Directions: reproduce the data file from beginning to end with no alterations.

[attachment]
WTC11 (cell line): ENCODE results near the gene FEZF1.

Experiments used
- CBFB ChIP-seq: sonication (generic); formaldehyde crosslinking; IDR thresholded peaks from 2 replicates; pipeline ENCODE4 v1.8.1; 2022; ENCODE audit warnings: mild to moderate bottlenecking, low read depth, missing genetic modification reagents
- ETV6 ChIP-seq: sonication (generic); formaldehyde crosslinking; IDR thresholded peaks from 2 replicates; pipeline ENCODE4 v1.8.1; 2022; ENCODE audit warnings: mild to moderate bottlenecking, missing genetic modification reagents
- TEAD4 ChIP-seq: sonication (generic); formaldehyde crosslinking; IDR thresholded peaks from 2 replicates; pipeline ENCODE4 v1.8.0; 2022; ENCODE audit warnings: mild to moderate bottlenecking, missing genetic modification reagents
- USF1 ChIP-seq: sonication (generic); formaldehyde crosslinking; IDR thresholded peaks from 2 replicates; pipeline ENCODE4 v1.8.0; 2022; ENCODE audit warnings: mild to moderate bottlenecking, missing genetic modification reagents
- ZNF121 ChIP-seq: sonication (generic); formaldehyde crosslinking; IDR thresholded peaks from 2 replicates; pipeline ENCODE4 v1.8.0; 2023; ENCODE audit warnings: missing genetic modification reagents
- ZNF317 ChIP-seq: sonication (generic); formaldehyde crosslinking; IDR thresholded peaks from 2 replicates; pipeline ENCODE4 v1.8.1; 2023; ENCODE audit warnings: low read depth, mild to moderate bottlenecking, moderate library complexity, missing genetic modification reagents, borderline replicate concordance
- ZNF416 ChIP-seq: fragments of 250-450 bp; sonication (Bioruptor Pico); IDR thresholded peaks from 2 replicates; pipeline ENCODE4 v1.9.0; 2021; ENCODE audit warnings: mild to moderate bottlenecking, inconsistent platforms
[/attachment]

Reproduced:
WTC11 (cell line): ENCODE results near the gene FEZF1.

Experiments used
- CBFB ChIP-seq: sonication (generic); formaldehyde crosslinking; IDR thresholded peaks from 2 replicates; pipeline ENCODE4 v1.8.1; 2022; ENCODE audit warnings: mild to moderate bottlenecking, low read depth, missing genetic modification reagents
- ETV6 ChIP-seq: sonication (generic); formaldehyde crosslinking; IDR thresholded peaks from 2 replicates; pipeline ENCODE4 v1.8.1; 2022; ENCODE audit warnings: mild to moderate bottlenecking, missing genetic modification reagents
- TEAD4 ChIP-seq: sonication (generic); formaldehyde crosslinking; IDR thresholded peaks from 2 replicates; pipeline ENCODE4 v1.8.0; 2022; ENCODE audit warnings: mild to moderate bottlenecking, missing genetic modification reagents
- USF1 ChIP-seq: sonication (generic); formaldehyde crosslinking; IDR thresholded peaks from 2 replicates; pipeline ENCODE4 v1.8.0; 2022; ENCODE audit warnings: mild to moderate bottlenecking, missing genetic modification reagents
- ZNF121 ChIP-seq: sonication (generic); formaldehyde crosslinking; IDR thresholded peaks from 2 replicates; pipeline ENCODE4 v1.8.0; 2023; ENCODE audit warnings: missing genetic modification reagents
- ZNF317 ChIP-seq: sonication (generic); formaldehyde crosslinking; IDR thresholded peaks from 2 replicates; pipeline ENCODE4 v1.8.1; 2023; ENCODE audit warnings: low read depth, mild to moderate bottlenecking, moderate library complexity, missing genetic modification reagents, borderline replicate concordance
- ZNF416 ChIP-seq: fragments of 250-450 bp; sonication (Bioruptor Pico); IDR thresholded peaks from 2 replicates; pipeline ENCODE4 v1.9.0; 2021; ENCODE audit warnings: mild to moderate bottlenecking, inconsistent platforms